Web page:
This next image shows The front of the case and the hose running along the wall behind my desk. I had to use a 12 foot hose. The 8 footer I originally bought just didn't stretch far enough and I ended up busting it. Live and learn.

Notice the small white dot on the front of the computer about half way up. Thats an older "mod" I made to the case. I cannot stand to not have a hard disk activity indicator, and this machine came without one. It bothered me enough to fix it. In addition, there was also a jumper available on the motherboard for network activity. Theres one of those on the front now too.



This next image is of the window placement of the actual exhaust. I opted to use styrofoam as a mount. It's easy to cut and shape and is a nice bright white on one side just like the window itself. I was unable to find a small sheet of this insulating styrofoam so I had to buy a whole sheet. It's a full 2 inches thick and was 8 feet long. I had it cut into 4 peices just to get it home. This was the most costly part of the project.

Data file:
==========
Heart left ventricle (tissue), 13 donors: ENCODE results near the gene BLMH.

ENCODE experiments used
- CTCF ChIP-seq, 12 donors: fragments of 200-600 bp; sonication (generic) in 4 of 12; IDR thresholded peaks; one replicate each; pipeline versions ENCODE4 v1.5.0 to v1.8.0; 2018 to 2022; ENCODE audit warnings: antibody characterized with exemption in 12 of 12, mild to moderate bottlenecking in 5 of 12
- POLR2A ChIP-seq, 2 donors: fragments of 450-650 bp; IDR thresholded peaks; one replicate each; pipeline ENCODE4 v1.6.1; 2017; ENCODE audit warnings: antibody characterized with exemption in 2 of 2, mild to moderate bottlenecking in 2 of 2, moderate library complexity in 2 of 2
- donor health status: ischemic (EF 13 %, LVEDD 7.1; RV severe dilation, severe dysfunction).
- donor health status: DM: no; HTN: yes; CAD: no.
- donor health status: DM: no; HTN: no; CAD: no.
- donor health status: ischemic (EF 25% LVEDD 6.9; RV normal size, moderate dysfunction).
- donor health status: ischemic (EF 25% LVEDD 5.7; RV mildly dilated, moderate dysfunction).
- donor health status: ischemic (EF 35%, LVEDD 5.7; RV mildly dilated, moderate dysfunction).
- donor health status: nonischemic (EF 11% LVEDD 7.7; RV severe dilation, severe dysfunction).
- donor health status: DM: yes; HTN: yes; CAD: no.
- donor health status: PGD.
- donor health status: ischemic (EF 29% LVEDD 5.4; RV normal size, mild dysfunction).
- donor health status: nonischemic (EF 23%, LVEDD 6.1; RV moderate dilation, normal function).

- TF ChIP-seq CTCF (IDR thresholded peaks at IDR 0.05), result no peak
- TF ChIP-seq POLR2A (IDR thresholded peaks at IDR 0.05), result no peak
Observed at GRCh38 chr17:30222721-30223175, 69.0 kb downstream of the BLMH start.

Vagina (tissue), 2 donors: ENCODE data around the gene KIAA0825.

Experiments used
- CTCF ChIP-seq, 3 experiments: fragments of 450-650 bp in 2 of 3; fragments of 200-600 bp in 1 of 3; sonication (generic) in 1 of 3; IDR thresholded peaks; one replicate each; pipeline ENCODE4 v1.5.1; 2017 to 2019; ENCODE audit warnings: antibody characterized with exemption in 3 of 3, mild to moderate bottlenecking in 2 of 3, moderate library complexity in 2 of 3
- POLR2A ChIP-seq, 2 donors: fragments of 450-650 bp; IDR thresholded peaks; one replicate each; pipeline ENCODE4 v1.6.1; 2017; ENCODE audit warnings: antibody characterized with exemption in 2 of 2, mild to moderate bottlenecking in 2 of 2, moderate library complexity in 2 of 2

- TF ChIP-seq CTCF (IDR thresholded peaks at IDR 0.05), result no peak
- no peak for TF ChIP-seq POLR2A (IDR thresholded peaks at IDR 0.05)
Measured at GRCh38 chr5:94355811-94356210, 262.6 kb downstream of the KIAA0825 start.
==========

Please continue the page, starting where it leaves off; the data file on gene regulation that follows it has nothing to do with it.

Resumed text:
I cut one section of the foam 12 inches high and 32 inches long. I then cut a dove tail by notching the short side about half an inch on eiher side. This allows for the styrofoam to actually sit inside the groove of the window so that wind won't knock it about and rain won't get in. The sliding part of the window actually sits right on the top and is nice and snug. This foam is also laminated on both sides so it won't crumble. Yea!